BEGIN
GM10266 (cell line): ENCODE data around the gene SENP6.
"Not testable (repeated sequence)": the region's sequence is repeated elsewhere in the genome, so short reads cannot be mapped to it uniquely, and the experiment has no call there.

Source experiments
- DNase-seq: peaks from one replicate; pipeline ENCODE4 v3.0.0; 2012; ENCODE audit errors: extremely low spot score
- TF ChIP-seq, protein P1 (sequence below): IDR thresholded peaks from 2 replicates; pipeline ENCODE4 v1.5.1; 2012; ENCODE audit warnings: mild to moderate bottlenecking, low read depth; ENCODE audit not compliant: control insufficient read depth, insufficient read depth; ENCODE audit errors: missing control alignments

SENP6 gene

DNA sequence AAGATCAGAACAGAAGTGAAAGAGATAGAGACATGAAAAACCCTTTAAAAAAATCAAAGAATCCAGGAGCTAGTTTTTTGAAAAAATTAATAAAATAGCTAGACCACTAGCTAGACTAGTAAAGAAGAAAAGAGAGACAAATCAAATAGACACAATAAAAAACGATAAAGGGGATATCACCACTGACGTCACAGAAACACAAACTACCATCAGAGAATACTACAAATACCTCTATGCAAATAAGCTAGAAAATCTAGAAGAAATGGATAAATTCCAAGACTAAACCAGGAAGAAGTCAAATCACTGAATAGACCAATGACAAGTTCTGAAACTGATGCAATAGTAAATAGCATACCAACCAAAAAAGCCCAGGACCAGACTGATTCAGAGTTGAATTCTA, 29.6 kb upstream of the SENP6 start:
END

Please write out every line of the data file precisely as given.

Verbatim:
GM10266 (cell line): ENCODE data around the gene SENP6.
"Not testable (repeated sequence)": the region's sequence is repeated elsewhere in the genome, so short reads cannot be mapped to it uniquely, and the experiment has no call there.

Source experiments
- DNase-seq: peaks from one replicate; pipeline ENCODE4 v3.0.0; 2012; ENCODE audit errors: extremely low spot score
- TF ChIP-seq, protein P1 (sequence below): IDR thresholded peaks from 2 replicates; pipeline ENCODE4 v1.5.1; 2012; ENCODE audit warnings: mild to moderate bottlenecking, low read depth; ENCODE audit not compliant: control insufficient read depth, insufficient read depth; ENCODE audit errors: missing control alignments

SENP6 gene

DNA sequence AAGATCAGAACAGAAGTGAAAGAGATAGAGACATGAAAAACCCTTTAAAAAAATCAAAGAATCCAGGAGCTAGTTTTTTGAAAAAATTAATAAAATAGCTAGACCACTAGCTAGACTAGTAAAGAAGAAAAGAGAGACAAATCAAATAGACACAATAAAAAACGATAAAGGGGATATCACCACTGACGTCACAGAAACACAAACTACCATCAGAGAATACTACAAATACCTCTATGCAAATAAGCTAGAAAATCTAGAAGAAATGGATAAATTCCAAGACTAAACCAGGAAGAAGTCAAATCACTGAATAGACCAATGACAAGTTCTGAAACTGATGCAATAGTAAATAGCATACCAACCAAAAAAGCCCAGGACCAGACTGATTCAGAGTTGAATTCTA, 29.6 kb upstream of the SENP6 start: